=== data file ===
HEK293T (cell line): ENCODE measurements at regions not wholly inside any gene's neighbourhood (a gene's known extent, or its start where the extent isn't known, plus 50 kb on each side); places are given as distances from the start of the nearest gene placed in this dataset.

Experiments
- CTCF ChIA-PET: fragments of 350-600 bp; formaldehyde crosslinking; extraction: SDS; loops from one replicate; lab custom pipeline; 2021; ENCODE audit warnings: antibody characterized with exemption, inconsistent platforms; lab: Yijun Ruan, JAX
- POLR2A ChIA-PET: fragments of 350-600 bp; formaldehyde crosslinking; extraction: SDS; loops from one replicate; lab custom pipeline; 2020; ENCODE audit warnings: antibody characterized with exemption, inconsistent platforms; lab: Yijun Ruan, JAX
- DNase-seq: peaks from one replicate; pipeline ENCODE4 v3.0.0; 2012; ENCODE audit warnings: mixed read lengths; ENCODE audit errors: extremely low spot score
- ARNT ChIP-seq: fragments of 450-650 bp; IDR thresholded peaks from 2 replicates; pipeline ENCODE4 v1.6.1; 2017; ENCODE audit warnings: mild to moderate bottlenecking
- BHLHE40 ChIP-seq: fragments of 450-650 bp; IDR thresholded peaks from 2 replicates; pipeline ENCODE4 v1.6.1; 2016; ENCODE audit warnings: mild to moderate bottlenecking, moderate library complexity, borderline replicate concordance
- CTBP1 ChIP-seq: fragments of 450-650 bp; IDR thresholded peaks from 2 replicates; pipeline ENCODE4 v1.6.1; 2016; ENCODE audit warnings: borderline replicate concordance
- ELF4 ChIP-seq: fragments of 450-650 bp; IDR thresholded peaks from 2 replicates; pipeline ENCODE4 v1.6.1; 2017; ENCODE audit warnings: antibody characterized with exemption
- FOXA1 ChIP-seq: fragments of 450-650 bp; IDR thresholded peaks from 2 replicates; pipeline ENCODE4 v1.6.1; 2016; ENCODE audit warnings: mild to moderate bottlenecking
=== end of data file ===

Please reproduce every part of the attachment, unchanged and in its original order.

HEK293T (cell line): ENCODE measurements at regions not wholly inside any gene's neighbourhood (a gene's known extent, or its start where the extent isn't known, plus 50 kb on each side); places are given as distances from the start of the nearest gene placed in this dataset.

Experiments
- CTCF ChIA-PET: fragments of 350-600 bp; formaldehyde crosslinking; extraction: SDS; loops from one replicate; lab custom pipeline; 2021; ENCODE audit warnings: antibody characterized with exemption, inconsistent platforms; lab: Yijun Ruan, JAX
- POLR2A ChIA-PET: fragments of 350-600 bp; formaldehyde crosslinking; extraction: SDS; loops from one replicate; lab custom pipeline; 2020; ENCODE audit warnings: antibody characterized with exemption, inconsistent platforms; lab: Yijun Ruan, JAX
- DNase-seq: peaks from one replicate; pipeline ENCODE4 v3.0.0; 2012; ENCODE audit warnings: mixed read lengths; ENCODE audit errors: extremely low spot score
- ARNT ChIP-seq: fragments of 450-650 bp; IDR thresholded peaks from 2 replicates; pipeline ENCODE4 v1.6.1; 2017; ENCODE audit warnings: mild to moderate bottlenecking
- BHLHE40 ChIP-seq: fragments of 450-650 bp; IDR thresholded peaks from 2 replicates; pipeline ENCODE4 v1.6.1; 2016; ENCODE audit warnings: mild to moderate bottlenecking, moderate library complexity, borderline replicate concordance
- CTBP1 ChIP-seq: fragments of 450-650 bp; IDR thresholded peaks from 2 replicates; pipeline ENCODE4 v1.6.1; 2016; ENCODE audit warnings: borderline replicate concordance
- ELF4 ChIP-seq: fragments of 450-650 bp; IDR thresholded peaks from 2 replicates; pipeline ENCODE4 v1.6.1; 2017; ENCODE audit warnings: antibody characterized with exemption
- FOXA1 ChIP-seq: fragments of 450-650 bp; IDR thresholded peaks from 2 replicates; pipeline ENCODE4 v1.6.1; 2016; ENCODE audit warnings: mild to moderate bottlenecking